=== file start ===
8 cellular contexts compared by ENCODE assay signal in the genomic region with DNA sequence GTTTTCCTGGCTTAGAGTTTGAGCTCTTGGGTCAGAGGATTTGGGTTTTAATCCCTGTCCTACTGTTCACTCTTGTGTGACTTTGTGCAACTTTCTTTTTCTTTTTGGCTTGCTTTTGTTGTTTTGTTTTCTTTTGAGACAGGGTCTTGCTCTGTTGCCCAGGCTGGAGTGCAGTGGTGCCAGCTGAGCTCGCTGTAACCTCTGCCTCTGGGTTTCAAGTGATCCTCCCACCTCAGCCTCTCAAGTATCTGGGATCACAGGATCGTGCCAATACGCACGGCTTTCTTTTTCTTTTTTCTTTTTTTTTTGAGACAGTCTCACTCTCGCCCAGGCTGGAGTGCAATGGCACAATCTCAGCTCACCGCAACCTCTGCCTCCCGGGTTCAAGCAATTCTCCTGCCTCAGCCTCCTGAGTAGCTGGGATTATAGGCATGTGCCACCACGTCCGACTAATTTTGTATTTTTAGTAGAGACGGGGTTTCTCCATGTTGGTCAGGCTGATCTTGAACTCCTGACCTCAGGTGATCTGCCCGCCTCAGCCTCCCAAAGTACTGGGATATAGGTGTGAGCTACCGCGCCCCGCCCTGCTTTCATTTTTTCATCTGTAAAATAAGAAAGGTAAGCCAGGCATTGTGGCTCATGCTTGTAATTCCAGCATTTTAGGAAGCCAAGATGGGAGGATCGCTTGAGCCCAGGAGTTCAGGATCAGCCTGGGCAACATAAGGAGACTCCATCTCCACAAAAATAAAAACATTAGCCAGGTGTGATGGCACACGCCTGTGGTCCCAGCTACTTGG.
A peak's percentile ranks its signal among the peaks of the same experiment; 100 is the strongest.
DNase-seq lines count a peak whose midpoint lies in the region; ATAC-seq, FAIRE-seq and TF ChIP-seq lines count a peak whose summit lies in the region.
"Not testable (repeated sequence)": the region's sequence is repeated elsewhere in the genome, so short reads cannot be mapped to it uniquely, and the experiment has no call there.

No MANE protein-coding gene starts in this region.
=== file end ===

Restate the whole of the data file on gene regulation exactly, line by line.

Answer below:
8 cellular contexts compared by ENCODE assay signal in the genomic region with DNA sequence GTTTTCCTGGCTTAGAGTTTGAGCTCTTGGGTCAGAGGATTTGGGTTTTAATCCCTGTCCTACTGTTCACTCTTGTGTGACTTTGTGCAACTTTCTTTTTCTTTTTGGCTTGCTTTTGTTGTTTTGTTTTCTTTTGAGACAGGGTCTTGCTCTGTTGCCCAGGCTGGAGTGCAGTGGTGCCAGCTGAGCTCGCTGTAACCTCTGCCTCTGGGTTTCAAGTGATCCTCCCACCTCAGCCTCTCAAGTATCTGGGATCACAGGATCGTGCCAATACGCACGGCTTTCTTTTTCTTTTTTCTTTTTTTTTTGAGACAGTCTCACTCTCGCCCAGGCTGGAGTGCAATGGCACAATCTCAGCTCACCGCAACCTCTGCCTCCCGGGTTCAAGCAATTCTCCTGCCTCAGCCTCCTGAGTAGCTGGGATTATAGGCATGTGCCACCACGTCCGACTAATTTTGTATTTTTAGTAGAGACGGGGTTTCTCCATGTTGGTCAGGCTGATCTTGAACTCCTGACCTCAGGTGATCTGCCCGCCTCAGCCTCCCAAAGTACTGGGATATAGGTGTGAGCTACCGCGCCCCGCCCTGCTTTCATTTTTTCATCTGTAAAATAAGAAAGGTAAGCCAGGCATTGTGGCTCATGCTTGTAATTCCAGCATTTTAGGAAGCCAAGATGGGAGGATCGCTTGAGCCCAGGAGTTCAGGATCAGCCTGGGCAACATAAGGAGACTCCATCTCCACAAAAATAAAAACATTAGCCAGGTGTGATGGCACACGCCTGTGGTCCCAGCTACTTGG.
A peak's percentile ranks its signal among the peaks of the same experiment; 100 is the strongest.
DNase-seq lines count a peak whose midpoint lies in the region; ATAC-seq, FAIRE-seq and TF ChIP-seq lines count a peak whose summit lies in the region.
"Not testable (repeated sequence)": the region's sequence is repeated elsewhere in the genome, so short reads cannot be mapped to it uniquely, and the experiment has no call there.

No MANE protein-coding gene starts in this region.